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Standards in der Operationstechnik bei LebermetastasenRau H.G. · Zimmermann A. · Wardemann C. · Schildberg F.W.
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Standards of Surgical Techniques in Liver Metastases The first posttraumatic liver resection was performed in the 17th century. Since then almost 200 years have passed until the first elective liver resection was performed in 1888 and the first hemihepatectomy was achieved in 1911 by Wendell. It was quickly evident that almost 70% of the time required for a successful liver resection was needed for the anatomical preparation and only 20% of the time for parenchymal resection. Since this time a wide variety of dissection techniques have been introduced. The blunt dissection was replaced by novel methods, i.e. CUSA® technique, and the Jet-Cutter for major liver resections. These methods represent selective dissection techniques, whereas nonselective methods include the scalpel, scissors, linear stapling cutter, high-frequency coagulation, and the laser technique. The aim of this review is to compare the different resection techniques in liver surgery, focusing on blood loss and resection time. A clinical study compared blood loss, resection time, and Pringle time between the different dissection techniques (blunt dissection n = 279, CUSA, n = 175 and Jet-Cutter n = 137). Parenchymal resection performed via Jet-Cutter showed a significant lower blood loss and shorter resection and Pringle time in comparison to the other resection techniques. Moreover, extrahepatic control of liver perfusion and of the liver veins and the surgeon’s experience are important for lowering blood loss during liver resection. The aim of this review is the comparison of the different resection techniques in liver surgery focusing on blood loss and resection time.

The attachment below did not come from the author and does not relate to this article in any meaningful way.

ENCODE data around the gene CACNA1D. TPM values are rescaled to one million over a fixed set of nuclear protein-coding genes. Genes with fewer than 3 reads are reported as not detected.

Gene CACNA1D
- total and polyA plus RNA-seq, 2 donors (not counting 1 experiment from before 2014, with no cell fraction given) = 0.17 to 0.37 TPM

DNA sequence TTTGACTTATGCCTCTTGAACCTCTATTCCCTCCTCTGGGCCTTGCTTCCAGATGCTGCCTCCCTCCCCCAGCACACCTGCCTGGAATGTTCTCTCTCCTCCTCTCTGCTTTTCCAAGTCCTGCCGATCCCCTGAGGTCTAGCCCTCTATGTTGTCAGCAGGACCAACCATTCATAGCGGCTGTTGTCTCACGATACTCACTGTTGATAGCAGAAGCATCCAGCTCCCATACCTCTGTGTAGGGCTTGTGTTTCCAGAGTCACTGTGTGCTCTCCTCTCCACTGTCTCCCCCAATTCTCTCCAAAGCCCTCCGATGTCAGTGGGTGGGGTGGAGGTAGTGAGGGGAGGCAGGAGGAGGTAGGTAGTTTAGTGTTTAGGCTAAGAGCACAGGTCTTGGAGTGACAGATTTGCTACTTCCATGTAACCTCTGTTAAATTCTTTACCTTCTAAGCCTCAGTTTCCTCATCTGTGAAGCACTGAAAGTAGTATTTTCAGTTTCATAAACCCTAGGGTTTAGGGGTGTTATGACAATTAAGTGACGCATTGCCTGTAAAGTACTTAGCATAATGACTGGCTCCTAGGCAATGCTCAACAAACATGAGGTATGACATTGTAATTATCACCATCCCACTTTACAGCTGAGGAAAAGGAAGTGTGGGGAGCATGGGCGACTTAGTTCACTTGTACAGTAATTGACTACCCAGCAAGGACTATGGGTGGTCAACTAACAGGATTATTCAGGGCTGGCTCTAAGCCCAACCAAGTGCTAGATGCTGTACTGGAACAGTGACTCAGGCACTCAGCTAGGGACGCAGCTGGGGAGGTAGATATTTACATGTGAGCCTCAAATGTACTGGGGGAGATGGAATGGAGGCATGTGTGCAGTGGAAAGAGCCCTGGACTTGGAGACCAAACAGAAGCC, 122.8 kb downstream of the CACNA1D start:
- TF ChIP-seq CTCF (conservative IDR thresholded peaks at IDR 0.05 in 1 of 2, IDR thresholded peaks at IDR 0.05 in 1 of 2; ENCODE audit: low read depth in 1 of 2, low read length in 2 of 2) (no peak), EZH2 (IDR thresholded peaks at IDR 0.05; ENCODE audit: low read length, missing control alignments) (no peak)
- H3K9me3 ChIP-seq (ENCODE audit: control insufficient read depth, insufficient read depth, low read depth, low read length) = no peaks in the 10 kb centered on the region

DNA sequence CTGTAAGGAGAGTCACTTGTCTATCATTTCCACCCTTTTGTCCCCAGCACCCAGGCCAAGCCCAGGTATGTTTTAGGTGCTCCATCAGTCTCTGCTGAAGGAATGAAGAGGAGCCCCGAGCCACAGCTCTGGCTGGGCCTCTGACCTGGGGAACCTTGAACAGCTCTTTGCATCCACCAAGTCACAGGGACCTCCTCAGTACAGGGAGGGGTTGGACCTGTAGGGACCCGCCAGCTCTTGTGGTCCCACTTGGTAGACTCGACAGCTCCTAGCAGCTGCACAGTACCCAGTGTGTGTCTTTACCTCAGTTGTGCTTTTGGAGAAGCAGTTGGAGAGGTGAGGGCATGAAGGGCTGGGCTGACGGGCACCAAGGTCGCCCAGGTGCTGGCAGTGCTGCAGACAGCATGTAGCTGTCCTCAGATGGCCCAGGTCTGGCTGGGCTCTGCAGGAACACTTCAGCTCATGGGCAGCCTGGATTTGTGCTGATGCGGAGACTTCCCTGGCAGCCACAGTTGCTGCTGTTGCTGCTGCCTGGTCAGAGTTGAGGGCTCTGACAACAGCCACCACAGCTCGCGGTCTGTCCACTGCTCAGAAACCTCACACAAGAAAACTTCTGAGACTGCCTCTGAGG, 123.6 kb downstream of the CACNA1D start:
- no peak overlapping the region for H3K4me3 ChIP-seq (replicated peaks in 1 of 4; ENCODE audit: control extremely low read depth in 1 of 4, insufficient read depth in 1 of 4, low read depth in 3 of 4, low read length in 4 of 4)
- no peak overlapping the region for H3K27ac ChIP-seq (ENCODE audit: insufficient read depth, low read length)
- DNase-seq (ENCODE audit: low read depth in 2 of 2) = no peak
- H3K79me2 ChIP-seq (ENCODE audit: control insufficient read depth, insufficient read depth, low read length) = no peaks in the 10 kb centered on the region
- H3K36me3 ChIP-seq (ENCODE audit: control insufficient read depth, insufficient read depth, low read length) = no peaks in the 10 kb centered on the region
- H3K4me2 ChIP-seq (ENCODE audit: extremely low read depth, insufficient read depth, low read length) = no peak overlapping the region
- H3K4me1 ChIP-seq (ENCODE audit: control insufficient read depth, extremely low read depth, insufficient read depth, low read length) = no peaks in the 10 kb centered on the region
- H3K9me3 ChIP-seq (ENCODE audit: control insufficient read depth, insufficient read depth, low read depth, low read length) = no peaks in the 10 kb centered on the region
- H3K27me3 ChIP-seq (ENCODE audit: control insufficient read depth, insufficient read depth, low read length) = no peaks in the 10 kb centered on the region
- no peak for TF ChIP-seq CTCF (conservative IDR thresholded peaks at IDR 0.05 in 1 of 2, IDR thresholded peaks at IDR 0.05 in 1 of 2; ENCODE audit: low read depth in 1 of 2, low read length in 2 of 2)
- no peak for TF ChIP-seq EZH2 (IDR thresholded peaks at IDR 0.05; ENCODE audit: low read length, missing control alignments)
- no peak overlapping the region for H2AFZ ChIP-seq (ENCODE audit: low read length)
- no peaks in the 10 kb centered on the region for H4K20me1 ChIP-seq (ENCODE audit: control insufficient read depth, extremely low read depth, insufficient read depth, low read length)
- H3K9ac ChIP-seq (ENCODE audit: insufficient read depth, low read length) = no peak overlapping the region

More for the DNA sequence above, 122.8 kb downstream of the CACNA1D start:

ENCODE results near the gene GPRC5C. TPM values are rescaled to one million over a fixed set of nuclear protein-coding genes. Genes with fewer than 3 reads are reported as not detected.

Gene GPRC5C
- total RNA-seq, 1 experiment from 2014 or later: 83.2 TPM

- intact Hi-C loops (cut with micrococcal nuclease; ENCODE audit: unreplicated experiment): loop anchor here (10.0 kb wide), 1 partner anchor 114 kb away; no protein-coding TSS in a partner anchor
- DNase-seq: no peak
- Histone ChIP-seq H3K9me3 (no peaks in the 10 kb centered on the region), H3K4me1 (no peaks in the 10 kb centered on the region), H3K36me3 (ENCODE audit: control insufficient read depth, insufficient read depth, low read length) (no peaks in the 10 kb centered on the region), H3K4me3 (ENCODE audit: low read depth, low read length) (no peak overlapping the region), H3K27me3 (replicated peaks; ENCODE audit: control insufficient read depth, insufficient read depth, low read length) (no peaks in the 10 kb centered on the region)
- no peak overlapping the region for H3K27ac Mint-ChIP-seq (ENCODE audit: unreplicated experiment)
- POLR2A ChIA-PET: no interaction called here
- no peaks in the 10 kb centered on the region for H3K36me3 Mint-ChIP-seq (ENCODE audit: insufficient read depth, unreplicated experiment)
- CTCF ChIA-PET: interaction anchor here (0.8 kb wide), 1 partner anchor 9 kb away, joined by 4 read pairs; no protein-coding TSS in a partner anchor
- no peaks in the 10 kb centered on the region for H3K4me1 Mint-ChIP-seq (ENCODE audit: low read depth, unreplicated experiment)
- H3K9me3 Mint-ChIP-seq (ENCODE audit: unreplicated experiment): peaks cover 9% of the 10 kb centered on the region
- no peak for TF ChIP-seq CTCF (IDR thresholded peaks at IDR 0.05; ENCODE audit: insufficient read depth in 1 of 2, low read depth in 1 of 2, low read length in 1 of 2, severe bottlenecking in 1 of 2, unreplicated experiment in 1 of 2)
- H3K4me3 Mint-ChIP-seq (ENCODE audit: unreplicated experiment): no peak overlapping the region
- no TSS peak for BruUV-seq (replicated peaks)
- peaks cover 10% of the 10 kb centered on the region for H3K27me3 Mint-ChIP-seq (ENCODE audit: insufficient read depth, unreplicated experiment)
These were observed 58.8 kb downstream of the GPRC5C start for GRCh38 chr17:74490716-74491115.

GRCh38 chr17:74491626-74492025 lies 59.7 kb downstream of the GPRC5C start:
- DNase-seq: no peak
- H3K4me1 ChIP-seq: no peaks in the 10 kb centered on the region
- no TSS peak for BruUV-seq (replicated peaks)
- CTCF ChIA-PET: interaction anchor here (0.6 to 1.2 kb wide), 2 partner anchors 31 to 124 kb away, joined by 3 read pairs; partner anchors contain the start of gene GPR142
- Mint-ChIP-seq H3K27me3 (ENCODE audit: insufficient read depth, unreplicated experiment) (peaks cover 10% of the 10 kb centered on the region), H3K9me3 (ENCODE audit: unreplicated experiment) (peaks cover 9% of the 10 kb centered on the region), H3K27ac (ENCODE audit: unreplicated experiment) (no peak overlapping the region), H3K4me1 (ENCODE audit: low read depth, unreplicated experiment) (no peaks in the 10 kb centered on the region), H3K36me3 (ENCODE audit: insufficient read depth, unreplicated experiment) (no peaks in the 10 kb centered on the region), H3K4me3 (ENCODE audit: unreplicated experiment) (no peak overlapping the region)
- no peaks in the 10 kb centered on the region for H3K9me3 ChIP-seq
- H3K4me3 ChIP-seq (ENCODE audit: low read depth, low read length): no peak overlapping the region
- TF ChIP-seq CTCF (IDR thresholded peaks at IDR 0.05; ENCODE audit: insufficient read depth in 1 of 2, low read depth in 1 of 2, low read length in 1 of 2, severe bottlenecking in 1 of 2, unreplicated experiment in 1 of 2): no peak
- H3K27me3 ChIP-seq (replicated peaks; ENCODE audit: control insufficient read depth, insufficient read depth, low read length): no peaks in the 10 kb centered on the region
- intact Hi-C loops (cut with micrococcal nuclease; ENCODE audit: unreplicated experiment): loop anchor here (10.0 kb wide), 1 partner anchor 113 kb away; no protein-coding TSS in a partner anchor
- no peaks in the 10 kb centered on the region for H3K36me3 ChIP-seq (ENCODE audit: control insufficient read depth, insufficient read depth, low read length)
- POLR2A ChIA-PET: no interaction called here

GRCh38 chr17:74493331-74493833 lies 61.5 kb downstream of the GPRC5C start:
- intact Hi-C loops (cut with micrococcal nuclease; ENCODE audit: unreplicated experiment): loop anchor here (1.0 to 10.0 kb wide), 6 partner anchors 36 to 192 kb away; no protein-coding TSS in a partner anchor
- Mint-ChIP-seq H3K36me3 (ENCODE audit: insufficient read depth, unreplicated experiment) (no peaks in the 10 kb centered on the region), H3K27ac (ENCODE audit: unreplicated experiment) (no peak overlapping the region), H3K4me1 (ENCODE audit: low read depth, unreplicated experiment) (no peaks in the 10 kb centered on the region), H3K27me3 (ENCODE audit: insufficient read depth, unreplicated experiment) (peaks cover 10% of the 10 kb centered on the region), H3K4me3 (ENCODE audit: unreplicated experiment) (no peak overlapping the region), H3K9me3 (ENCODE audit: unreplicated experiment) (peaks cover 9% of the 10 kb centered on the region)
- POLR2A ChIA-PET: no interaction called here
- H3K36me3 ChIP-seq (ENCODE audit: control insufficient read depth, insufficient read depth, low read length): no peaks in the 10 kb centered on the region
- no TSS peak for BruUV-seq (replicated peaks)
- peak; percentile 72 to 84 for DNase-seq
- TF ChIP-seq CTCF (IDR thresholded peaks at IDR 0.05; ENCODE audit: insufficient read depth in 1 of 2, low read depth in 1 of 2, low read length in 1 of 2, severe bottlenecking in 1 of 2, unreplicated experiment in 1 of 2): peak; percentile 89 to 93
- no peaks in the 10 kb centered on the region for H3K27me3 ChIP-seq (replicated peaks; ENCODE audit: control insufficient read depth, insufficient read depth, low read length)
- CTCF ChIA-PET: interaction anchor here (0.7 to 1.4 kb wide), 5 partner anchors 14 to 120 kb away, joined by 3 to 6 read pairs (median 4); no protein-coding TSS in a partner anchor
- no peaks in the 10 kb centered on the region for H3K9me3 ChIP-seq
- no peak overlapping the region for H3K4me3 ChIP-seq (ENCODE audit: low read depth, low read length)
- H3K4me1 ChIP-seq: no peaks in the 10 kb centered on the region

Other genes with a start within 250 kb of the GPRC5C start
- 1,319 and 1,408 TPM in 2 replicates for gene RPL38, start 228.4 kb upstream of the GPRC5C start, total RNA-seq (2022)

© 2003 S. Karger GmbH, Freiburg
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